So we believe that we provide immunity. So people should not get sick. Or in the worst case, they will get sick with a really mild disease, no hospitalization. What we don't know yet, because it's still a new virus, SARS-COVID-2, and because we don't have enough data over time because, as you know, the vaccine were just authorized in December-- but phase three started last July. We don't have five years of data. So nobody for no vaccine knows how long the protection will last.

And so because the South Africa starts from a lower base, what we think could happen over time is the antibody going down, especially in the elderly. And so that is why out of an abundance of caution, we've said this morning that we are taking into the clinic a new vaccine called mRNA 1273, like the old one that's authorized, dot 351, the South Africa strain. And so the goal of these vaccines, with this sequence of a South Africa strain, is to take it into the clinic as a boost, as a single dose, just in case if, in the fall, that strain become an issue and if we notice with the CDC and the NIH that the protection goes down, especially in the elderly, that we could be potentially ready with a new vaccine boost as a single-dose boost to give to people that would have been vaccinated now.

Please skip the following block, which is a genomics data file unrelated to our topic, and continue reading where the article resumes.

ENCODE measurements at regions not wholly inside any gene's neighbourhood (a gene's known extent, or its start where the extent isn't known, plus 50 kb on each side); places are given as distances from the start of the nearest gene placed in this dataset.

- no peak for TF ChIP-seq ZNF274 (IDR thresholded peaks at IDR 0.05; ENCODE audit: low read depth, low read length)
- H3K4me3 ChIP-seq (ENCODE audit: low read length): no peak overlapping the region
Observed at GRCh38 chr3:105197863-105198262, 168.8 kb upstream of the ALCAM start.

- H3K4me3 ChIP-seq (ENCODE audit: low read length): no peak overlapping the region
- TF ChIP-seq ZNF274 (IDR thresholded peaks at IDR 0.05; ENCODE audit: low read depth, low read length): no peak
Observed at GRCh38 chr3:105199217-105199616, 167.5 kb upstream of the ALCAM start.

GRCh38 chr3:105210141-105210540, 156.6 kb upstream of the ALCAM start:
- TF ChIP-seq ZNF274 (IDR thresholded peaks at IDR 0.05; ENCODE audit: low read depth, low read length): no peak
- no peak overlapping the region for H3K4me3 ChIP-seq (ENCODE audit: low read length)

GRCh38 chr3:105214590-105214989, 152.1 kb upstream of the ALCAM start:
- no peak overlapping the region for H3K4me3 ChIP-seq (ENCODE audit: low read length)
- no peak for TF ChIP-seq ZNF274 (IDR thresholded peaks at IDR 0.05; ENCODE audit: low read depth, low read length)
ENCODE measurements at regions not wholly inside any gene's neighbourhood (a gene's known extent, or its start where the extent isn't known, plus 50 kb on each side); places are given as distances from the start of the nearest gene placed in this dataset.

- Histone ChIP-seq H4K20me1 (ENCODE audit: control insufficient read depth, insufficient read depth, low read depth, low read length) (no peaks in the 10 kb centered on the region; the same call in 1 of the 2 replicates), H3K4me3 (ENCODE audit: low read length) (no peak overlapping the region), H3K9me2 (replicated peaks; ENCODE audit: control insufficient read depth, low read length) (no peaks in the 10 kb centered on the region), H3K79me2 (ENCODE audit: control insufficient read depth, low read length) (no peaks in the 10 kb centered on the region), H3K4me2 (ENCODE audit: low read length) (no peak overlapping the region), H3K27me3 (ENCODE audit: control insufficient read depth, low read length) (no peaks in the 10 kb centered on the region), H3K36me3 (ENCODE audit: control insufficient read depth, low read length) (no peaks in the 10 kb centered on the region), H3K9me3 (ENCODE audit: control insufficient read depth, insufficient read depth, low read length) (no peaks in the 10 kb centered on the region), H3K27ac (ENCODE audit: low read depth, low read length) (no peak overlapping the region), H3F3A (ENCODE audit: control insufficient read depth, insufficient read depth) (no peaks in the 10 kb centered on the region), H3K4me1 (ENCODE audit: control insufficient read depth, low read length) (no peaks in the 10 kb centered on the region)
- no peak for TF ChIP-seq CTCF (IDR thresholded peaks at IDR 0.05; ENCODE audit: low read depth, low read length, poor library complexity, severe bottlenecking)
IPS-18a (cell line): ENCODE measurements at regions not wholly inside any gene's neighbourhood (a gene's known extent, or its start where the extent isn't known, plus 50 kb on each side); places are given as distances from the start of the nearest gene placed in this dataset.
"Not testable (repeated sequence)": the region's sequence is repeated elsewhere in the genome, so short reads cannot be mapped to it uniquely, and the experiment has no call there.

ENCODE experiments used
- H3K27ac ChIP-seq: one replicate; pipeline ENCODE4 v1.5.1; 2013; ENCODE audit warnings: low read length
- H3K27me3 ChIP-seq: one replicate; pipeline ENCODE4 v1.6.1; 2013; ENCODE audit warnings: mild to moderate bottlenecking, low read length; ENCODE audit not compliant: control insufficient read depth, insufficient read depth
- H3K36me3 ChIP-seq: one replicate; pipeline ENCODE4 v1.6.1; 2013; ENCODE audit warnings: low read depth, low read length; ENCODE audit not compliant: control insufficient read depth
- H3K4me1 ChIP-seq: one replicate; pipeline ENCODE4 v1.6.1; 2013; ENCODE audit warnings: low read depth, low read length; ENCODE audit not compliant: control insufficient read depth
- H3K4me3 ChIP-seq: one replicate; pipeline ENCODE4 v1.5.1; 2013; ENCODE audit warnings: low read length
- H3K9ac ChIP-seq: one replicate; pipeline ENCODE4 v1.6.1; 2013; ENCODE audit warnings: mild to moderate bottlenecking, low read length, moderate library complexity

So yes, I would definitely tell people get vaccinated. You need to be protected now. If a new strain from the UK is coming really fast into the US, you want to be protected. The long-time effects of COVID are important, even if you don't get hospitalized. As you know, there's more and more documentation of a long COVID disease. So please get vaccinated. You will get protected.

ANJALEE KHEMLANI: Stephane, great to speak with you again. And it's great news this morning, of course. But looking at the long term, to your point about needing from the booster shot, we know that there isn't enough data yet to just predict about the durability. And that's exactly what the phase we're in now. But you are already looking at this. Walk us through the timeline of both the South African variant and the-- the-- the vaccine you're developing for that, plus of the booster and testing that. When will we start to see the results of both?

STEPHANE BANCEL: It's a great question. So we have not finalized the plans yet. So let me tell you a high-level plan that we're thinking about. We need, of course, to align with the FDA. This was all decided in the last few days when we saw the data.